Comboios de Portugal trains run on time, unlike Amtrak. The train to Óbidos from Lisbon’s Santa Apolónia station was pretty empty. The two-hour ride through the countryside and vineyards was pleasant. When we reached the small Óbidos station, it was raining. Since the station is about a kilometer downhill from the fortified hill town, one needs to call a taxi, which I did. There were about 5 other passengers who were perplexed. They were from Spain and spoke little English and no Portuguese, so I chatted with them in Spanish and invited them to ride with me. The taxi arrived within seconds and we were in the center in a few minutes and split the modest 6 EUR cost.

My hotel, Josefa d’Óbidos, was right there, so after checking in I walked up the hill to the historic walled part of town. The rain had ended and the weather turned sunny and humid. I was drenched by the time I got through Port Da Vila, the main gate into the walled town, established by the Moors before the 12th century and reclaimed by the Portuguese in 1228. I walked on top of the wall, a distance of almost 1600 meters, up and down. By this time, the sun was broiling. I found a shaded open-air esplanade, Esplanada Santa Maria, where I grabbed a tuna salad and some mineral water. The majority of the patrons, indeed most of the tourists, were retired people from Spain and France, with a few Britons, Americans and Canadians sprinkled among them. After a nice respite in the shade, I visited the historic Igreja (church) de Santa Maria, built in the XVI century. The tiles (azulejos) were magnificent, along with a Renaissance tomb in the style of the Pieta and paintings by Josefa de Óbidos, a 17th-century painter.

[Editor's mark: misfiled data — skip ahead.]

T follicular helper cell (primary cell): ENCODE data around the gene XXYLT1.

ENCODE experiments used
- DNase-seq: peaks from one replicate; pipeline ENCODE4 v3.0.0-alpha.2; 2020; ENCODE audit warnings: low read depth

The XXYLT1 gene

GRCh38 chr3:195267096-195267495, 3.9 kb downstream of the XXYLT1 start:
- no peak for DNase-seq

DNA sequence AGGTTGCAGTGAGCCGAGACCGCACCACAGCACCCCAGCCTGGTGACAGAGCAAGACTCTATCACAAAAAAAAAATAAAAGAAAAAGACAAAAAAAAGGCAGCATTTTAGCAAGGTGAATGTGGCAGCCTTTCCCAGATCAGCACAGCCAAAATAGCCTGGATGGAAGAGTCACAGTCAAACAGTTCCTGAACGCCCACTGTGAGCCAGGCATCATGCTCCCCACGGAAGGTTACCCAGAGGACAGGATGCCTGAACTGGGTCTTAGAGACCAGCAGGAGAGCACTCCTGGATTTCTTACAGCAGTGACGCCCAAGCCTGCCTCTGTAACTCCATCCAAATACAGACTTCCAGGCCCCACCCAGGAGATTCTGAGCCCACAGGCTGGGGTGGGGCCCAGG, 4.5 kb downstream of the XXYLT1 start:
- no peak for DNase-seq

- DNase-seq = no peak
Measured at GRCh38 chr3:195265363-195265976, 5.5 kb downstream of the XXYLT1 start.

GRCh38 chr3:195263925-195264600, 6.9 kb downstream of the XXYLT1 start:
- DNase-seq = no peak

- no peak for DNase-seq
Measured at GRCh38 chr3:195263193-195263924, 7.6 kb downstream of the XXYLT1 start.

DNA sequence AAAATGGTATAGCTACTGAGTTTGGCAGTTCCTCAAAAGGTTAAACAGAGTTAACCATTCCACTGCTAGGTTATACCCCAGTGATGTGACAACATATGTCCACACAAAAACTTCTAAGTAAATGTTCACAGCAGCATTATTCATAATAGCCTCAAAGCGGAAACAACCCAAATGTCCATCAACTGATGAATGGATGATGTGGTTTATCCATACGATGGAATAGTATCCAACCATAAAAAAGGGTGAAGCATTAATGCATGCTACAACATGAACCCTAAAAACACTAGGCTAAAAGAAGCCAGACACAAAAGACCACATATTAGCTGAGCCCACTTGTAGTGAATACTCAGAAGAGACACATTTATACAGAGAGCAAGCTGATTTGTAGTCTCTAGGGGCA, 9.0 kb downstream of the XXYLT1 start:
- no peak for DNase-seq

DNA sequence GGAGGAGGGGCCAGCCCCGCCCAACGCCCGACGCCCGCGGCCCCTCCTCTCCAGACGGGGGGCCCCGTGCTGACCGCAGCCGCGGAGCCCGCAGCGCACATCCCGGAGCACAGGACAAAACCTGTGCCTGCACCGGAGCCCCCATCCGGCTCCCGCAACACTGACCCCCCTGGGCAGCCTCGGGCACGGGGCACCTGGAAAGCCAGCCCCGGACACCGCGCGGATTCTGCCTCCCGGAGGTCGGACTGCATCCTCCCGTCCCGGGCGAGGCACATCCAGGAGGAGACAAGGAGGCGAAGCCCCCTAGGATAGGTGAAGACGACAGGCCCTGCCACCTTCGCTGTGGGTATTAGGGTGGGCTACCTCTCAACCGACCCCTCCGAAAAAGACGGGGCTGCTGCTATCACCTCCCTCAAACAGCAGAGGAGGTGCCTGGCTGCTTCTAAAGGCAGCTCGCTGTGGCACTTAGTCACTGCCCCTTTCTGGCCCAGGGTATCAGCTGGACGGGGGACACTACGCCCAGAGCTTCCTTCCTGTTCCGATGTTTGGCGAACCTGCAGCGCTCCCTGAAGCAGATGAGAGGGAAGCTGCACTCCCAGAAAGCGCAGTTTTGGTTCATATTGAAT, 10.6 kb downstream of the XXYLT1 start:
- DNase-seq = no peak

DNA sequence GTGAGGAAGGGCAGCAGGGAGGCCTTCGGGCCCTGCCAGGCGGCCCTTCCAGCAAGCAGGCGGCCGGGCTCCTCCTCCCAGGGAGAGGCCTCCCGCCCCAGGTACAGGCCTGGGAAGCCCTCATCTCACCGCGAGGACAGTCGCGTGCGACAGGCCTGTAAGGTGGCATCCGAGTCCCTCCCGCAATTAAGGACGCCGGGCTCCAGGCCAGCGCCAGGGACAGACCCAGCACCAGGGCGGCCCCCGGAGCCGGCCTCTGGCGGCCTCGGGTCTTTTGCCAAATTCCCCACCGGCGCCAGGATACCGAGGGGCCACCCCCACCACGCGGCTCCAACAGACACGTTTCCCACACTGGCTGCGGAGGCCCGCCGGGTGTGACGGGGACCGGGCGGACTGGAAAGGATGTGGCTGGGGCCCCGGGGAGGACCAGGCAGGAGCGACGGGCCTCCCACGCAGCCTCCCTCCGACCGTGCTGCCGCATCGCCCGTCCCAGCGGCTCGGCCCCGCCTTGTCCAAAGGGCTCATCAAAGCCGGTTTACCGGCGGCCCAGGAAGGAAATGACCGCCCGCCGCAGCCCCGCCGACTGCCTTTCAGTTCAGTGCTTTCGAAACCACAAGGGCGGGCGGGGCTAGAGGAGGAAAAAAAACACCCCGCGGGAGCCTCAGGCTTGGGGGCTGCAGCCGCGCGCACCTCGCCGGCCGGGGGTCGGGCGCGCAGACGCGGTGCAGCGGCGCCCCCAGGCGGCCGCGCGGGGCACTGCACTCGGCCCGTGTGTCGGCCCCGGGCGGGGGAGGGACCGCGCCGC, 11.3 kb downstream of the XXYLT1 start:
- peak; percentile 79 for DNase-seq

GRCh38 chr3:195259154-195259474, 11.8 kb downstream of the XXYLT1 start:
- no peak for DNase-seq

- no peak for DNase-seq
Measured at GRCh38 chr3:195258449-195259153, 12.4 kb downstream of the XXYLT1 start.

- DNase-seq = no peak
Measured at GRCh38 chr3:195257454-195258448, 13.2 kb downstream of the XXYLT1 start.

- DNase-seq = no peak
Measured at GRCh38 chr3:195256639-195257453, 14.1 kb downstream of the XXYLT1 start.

The main street was pretty kitschy and thronged with slow walkers. Those of you who are familiar with my pace know that I like to move quickly, so I was happy to be outside the walls again.

The town also has a 3 km aqueduct, which I walked along later in the afternoon.

I’d really hoped to eat at Tasca Torta, but, alas, it was small and all the tables were reserved. So I walked into a little place and had the freshly grilled sea bass. The service was painfully slow, but the fish and vegetables were fine.

One of my favorite things while traveling is to chat with the front desk people, who always know all the local lore and things like bus schedules. I was concerned about how to get to Santarém from Óbidos, but the receptionist showed me how quickly one could get there by bus and printed out the schedule. Happily, the stop is right outside of the hotel. She also was telling me about the nationality of the tourists who were most annoying. We both laughed about that.

Although a charming and ancient town, one night is sufficient. The hotel was excellent and the atmospheric village was great to see.

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